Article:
The Australian parenting website, ‘Raising Children Network’, is claiming that health problems created by childhood obesity are so severe, that there are real concerns the current generation of parents will outlive their children!
1.5 million Australian children are obese, making that 20%-25% of the nations minors.
The proportion of overweight or obese children in Australian is increasing at an accelerating rate, despite previous reports claiming the numbers were down. This pattern, showing up back in the 1980’s, is similar internationally.
According to a website simply titled, Child Obesity:
“If weight gain continues the path it is following, by the year 2020, 80% of all Australian adults and a third of all children will be overweight or obese.”
“A study in Queensland showed that up to 30% of Australian children have low fitness levels while 60% have poor motor skills.”
In response, Queensland area schools have amped up their effort for pushing students in to Home-Ec classes. Teaching the children how to cook lean, healthy meals and stearing them away from all the junk that’s out there.
Fast food is, of course, on top of the long list of blame. So are parents and educators, for not pushing activities and physical education. For obesity in adults, long hours of work and media are the subjects of finger pointing.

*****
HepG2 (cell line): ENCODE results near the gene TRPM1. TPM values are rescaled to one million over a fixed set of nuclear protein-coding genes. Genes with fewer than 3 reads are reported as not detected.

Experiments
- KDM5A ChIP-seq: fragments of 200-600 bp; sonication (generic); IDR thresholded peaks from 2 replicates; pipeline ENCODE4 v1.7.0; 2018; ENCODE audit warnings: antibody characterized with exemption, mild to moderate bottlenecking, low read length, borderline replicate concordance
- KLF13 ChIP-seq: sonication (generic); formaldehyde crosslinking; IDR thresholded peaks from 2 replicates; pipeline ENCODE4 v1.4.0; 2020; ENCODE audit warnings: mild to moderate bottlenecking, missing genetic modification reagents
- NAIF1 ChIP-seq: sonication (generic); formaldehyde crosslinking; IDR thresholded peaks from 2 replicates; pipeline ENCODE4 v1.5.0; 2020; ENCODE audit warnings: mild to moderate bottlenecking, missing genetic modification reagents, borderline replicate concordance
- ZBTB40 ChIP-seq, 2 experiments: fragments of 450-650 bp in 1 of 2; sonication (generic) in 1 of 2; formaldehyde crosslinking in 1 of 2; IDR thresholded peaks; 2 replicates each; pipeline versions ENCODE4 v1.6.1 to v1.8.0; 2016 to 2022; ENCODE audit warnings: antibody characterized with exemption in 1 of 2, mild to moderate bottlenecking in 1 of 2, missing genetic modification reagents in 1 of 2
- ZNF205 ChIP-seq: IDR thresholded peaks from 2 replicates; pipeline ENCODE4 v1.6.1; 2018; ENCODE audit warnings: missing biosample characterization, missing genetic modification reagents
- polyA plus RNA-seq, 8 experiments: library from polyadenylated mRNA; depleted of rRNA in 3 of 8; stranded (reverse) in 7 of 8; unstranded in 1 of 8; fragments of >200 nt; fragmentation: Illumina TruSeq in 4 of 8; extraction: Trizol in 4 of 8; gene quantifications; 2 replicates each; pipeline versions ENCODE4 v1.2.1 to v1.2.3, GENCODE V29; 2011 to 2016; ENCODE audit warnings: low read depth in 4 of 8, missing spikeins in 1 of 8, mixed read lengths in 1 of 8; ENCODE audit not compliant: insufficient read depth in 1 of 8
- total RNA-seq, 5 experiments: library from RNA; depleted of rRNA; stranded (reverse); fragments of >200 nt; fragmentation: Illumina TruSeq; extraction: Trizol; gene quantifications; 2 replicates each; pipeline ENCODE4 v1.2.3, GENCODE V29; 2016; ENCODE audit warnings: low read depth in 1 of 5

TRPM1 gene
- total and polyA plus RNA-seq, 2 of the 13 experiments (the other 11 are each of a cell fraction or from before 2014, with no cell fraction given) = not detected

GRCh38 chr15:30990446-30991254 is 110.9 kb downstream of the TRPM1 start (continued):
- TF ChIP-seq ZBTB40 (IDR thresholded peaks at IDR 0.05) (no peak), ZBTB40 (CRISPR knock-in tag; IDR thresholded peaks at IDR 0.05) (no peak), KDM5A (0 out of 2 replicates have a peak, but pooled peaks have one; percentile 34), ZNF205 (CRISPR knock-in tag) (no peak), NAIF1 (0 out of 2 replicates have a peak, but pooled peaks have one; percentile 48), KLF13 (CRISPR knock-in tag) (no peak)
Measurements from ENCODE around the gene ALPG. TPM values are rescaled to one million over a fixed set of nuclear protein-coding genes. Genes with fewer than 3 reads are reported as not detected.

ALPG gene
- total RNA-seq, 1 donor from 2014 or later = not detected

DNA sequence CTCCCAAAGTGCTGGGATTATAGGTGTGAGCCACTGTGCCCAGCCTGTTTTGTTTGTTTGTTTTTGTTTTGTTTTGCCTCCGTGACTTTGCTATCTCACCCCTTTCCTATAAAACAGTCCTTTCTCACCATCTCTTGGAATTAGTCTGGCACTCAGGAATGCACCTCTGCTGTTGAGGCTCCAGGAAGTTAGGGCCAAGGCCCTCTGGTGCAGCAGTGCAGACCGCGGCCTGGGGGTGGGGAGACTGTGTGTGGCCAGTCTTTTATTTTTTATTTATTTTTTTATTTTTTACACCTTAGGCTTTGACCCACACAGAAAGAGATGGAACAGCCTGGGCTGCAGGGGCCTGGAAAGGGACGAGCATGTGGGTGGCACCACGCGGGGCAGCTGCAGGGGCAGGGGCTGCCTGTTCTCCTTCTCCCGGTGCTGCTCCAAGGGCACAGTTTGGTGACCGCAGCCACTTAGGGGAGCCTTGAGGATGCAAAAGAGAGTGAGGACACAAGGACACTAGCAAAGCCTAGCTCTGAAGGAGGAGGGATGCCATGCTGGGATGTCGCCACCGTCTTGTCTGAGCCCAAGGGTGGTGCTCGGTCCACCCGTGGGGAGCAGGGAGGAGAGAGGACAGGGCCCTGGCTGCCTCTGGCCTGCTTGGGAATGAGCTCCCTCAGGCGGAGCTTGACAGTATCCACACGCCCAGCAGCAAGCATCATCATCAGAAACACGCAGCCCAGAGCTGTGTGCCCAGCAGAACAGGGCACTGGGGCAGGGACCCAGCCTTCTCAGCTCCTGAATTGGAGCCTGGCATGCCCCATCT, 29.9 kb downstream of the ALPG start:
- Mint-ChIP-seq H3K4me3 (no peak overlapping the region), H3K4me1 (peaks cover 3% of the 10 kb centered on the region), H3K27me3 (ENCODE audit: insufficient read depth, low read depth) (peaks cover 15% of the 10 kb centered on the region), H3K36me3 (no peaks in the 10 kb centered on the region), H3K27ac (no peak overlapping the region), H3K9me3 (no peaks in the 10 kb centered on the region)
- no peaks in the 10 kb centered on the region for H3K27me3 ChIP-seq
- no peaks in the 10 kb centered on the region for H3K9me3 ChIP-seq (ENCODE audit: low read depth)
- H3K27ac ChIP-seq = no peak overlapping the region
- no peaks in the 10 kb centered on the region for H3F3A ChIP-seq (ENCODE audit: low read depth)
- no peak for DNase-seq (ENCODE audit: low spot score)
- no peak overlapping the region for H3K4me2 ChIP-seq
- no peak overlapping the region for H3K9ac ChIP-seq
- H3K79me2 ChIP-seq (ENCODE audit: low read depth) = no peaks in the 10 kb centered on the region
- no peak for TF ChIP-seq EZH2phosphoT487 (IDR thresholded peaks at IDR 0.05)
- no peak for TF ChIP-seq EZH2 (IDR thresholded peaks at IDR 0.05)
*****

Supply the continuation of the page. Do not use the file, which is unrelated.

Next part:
The country’s attempt at censoring junk food advertisments before 9pm has brought plenty of criticism.
Kate Carnell, head of the Australian Food and Grocery Council slammed the plan as “nothing but censorship”.
She stated that, “Bans on advertising these foods to children in Sweden and Quebec have shown no difference to obesity levels in children,”
“In fact, in Quebec after the ban was implemented, the prevalence of obesity tripled among boys and doubled for girls.”
Australian’s are expected to spend more than $37 billion on takeaway food this year, making them the 11th biggest-spending fast food nation on earth. And, the 39th fattest nation.
This is the equivalent of 343 Whopper burgers for every man, woman and child in the country and is an increase of $4 billion in spending in just three years.
The demand for such food has brought Australia more than 1,250 Subways, 845 Domino’s, 780 McDonald’s and 300 Hungry Jacks and 600 KFCs.
Apparently fast food places over there are not required to give nutrition facts, as there is now a push for it by consumer advocates.